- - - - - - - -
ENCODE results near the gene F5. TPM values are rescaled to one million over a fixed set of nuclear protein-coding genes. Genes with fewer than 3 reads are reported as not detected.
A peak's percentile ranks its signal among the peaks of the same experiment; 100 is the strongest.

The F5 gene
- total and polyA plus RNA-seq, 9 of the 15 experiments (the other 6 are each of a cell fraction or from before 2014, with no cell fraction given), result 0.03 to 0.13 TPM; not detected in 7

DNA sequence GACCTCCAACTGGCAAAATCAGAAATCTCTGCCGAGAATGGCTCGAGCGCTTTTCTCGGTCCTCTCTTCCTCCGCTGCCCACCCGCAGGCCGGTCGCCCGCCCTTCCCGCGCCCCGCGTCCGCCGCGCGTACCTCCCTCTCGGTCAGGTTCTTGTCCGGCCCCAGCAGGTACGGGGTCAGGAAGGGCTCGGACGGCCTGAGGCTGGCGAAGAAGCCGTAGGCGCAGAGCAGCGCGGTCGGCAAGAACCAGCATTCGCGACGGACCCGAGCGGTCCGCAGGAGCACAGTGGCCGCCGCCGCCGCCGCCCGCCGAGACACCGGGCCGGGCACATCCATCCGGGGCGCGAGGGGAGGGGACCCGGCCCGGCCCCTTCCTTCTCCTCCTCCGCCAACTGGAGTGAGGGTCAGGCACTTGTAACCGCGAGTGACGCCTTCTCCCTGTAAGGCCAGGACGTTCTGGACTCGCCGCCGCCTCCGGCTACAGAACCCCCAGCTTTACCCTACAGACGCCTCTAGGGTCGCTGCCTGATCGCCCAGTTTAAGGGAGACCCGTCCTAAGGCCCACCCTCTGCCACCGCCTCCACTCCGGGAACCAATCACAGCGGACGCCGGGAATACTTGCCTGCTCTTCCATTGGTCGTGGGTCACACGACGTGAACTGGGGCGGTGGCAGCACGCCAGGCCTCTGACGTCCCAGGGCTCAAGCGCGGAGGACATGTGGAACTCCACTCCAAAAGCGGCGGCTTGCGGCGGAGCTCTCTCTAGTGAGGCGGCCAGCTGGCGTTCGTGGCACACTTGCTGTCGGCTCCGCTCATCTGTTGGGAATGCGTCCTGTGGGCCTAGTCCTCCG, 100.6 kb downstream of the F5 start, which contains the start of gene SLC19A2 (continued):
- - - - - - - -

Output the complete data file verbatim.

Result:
ENCODE results near the gene F5. TPM values are rescaled to one million over a fixed set of nuclear protein-coding genes. Genes with fewer than 3 reads are reported as not detected.
A peak's percentile ranks its signal among the peaks of the same experiment; 100 is the strongest.

The F5 gene
- total and polyA plus RNA-seq, 9 of the 15 experiments (the other 6 are each of a cell fraction or from before 2014, with no cell fraction given), result 0.03 to 0.13 TPM; not detected in 7

DNA sequence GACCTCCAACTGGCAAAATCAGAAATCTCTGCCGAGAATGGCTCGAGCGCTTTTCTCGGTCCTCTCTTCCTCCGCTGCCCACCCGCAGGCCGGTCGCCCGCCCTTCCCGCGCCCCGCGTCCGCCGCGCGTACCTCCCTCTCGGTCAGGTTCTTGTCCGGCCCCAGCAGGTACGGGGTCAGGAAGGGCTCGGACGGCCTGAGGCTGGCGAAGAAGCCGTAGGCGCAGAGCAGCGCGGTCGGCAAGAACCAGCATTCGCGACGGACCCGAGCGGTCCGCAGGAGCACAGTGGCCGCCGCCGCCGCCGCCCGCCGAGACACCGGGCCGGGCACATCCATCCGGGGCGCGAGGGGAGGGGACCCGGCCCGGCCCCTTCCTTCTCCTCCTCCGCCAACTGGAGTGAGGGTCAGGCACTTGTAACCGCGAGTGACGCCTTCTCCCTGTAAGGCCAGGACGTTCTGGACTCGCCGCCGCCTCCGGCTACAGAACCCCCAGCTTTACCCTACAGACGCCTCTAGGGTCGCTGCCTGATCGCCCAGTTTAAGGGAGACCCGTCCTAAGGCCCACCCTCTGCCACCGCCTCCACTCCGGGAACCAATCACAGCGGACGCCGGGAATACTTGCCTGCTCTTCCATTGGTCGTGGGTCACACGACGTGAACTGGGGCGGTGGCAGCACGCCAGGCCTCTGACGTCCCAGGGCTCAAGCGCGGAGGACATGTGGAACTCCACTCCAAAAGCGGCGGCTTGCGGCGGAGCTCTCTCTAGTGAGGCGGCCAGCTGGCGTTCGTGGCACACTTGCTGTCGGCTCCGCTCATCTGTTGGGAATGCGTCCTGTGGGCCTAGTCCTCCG, 100.6 kb downstream of the F5 start, which contains the start of gene SLC19A2 (continued):